Wikipedia defines a husky as "a type of dog used to pull sleds in northern regions." Maybe Bill Coen should use this as his excuse when he talks about his team's slow start in today's post game conference, because Northeastern came out freezing cold from the field in Sunday's semifinal game.
Yet even an outrageous 31-7 deficit wasn't enough to deter the Huskies as they rallied behind a fantastic second-half effort and somehow found a way to beat George Mason, 69-67, on Jonathan Lee's layup with 3.1 seconds remaining.
Through the first 16:30, though, Northeastern fans couldn't do anything but shake their heads or bury them in their hands. They missed their first nine attempts from the field as the Patriots built a 13-0 lead in the early going. Lee finally put the Huskies on the board with a layup 9:34 into the game, but it seemed to be too little, too late as Mason marched on. They continued to stretch the lead to 24 points on two separate occasions, with scores of 28-4 and 31-7.
And then, finally, Northeastern felt the touch of the basketball gods. The official TV timeout with 3:36 remaining in the first half proved to be a source of traction for the Huskies.
From that point, they began to mount their comeback with a combination of lockdown defense and a barrage of three-pointers to start the second half.
A huge player in Northeastern's comeback effort was Joel Smith who, after being held scoreless in the first half, hit two threes in the first 1:28, forcing George Mason to call a timeout. That 31-7 gap had suddenly turned into a tight, 31-28 contest.
Smith ended up scoring all 14 of his points in the second half, and key players like Reggie Spencer and Quincy Ford began to wake up for the Huskies in the second half. Spencer and Ford, who combined for just 2 points in the first twenty minutes, ended up with 18 between the two of them.
Mason's Bryon Allen did his best to try and keep the Patriots ahead of the Huskies as the rally continued, but his fantastic 20-point effort wasn't enough. Not even personally shooting 75 percent from the field could keep this voracious Northeastern team at bay, and with 8:29 remaining in the game, Joel Smith nailed a three-pointer to give the Huskies their first lead of the entire game.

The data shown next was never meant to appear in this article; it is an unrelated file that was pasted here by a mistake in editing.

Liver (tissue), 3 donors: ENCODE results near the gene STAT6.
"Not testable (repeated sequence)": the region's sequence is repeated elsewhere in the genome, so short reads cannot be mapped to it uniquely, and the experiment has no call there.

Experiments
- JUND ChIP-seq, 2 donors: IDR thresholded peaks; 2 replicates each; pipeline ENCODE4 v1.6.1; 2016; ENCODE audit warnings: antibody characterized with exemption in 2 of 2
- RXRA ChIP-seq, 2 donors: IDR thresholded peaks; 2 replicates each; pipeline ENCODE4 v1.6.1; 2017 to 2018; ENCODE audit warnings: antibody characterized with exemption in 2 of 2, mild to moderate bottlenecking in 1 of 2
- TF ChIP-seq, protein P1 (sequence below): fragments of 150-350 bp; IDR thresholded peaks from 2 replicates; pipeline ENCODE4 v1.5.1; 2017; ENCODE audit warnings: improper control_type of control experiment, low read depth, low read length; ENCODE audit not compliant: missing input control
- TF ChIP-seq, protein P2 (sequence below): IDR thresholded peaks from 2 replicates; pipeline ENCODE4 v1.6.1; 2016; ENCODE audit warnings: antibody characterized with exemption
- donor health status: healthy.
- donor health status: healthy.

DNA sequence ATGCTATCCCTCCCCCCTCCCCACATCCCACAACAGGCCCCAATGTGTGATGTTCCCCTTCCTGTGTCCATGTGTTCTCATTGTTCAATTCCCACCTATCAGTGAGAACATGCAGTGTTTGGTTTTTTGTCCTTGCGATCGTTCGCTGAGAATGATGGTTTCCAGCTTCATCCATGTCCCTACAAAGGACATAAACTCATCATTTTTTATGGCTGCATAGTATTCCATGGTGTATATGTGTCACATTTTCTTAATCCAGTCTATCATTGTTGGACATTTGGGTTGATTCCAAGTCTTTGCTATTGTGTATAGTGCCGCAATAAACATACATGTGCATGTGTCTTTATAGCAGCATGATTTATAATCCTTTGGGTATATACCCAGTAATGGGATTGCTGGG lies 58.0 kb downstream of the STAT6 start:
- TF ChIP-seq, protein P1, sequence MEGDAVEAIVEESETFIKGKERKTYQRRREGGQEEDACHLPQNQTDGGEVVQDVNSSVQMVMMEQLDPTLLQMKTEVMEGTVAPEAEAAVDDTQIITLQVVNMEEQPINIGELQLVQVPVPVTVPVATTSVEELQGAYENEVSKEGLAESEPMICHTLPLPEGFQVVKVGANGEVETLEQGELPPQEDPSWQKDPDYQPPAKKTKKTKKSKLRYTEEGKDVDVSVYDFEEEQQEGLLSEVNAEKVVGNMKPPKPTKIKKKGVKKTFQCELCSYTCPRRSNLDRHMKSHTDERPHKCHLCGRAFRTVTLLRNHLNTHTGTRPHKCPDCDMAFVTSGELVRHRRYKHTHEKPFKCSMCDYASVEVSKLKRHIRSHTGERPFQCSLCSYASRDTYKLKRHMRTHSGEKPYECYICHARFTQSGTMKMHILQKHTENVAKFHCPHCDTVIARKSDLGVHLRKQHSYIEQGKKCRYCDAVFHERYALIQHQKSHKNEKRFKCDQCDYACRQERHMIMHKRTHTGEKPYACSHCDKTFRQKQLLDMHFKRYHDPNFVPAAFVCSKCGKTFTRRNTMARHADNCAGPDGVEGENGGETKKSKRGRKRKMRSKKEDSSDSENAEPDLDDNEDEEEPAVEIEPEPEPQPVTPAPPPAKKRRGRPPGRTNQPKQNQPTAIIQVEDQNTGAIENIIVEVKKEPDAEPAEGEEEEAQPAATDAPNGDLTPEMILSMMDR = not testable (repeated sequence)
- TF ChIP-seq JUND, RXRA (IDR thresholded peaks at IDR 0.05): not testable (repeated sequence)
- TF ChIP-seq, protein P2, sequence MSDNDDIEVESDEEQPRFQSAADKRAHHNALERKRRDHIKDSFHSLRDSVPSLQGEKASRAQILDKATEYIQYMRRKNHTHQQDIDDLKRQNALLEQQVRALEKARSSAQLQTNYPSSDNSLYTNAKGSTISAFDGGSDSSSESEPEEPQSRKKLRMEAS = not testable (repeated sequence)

Of course, a lead with 8:29 remaining in the game means a lot more than a lead with 28:29 remaining in the game. Luckily for Northeastern, they were able to grab the former in lieu of the latter.
And yet Allen did his best to manage the fight when he returned the lead to Mason with 5:28 in the game, and the Patriots pushed the gap to six points with under three minutes remaining.
That's when Jonathan Lee emerged.
Lee knocked down two free throws to make it a four point game, and after Quincy Ford knocked down two of his own and then hit a layup, the game was even at 67 with 57 second left.
A minute-long game to see who could score more clutch points. It was streetball-esque.
Mason had a turn first, but Northeastern's defense tightened up and pressured the Patriots into a sloppy turnover under the basket with 31 seconds remaining, giving the Huskies the final possession of regulation.
So Jonathan Lee, a fighter all season long after missing a few games in the beginning of the year with an injury, took advantage. In a startling (and refreshing) breath of intelligent decision making in the clutch, Lee drove to the hoop.
George Mason seemed befuddled, as they almost should be. He didn't take a three? But this is college basketball!
No, he drove, and he made a simple, flash-free layup. In the minds of Northeastern fans and the Richmond crowd, it might as well have been a windmill dunk. They both count for two.
This one counted for the win.
Northeastern now moves on to play the winner of the Delaware-James Madison matchup, which will be broadcast on NBCSN this afternoon at 4:30.